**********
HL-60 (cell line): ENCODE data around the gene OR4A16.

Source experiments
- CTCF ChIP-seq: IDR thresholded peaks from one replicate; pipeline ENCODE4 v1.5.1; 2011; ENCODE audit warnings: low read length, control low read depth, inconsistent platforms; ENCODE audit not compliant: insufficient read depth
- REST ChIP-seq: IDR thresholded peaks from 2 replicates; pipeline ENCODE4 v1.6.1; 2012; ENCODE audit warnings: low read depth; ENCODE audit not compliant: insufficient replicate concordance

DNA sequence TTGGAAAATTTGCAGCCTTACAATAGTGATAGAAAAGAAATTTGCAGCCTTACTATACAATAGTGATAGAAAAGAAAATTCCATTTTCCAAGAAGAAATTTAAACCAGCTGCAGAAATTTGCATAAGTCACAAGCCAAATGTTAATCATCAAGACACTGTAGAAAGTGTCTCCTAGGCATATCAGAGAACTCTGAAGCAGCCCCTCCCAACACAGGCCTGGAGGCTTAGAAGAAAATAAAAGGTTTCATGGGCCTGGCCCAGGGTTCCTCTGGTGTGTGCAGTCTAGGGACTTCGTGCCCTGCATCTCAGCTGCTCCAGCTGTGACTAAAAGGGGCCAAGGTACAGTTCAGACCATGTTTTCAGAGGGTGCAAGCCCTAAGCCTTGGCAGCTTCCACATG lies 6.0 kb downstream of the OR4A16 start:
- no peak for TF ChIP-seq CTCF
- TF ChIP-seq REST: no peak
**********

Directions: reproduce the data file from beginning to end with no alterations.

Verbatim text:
HL-60 (cell line): ENCODE data around the gene OR4A16.

Source experiments
- CTCF ChIP-seq: IDR thresholded peaks from one replicate; pipeline ENCODE4 v1.5.1; 2011; ENCODE audit warnings: low read length, control low read depth, inconsistent platforms; ENCODE audit not compliant: insufficient read depth
- REST ChIP-seq: IDR thresholded peaks from 2 replicates; pipeline ENCODE4 v1.6.1; 2012; ENCODE audit warnings: low read depth; ENCODE audit not compliant: insufficient replicate concordance

DNA sequence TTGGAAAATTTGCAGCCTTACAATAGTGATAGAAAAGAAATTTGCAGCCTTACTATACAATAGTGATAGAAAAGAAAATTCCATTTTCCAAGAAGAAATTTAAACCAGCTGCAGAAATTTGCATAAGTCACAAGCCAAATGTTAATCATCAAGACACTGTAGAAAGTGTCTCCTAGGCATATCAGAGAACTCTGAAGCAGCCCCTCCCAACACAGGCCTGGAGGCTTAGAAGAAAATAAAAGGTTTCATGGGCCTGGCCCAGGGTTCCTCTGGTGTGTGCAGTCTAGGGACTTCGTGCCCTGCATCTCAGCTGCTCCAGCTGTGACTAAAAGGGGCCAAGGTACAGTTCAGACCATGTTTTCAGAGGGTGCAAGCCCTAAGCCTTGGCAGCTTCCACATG lies 6.0 kb downstream of the OR4A16 start:
- no peak for TF ChIP-seq CTCF
- TF ChIP-seq REST: no peak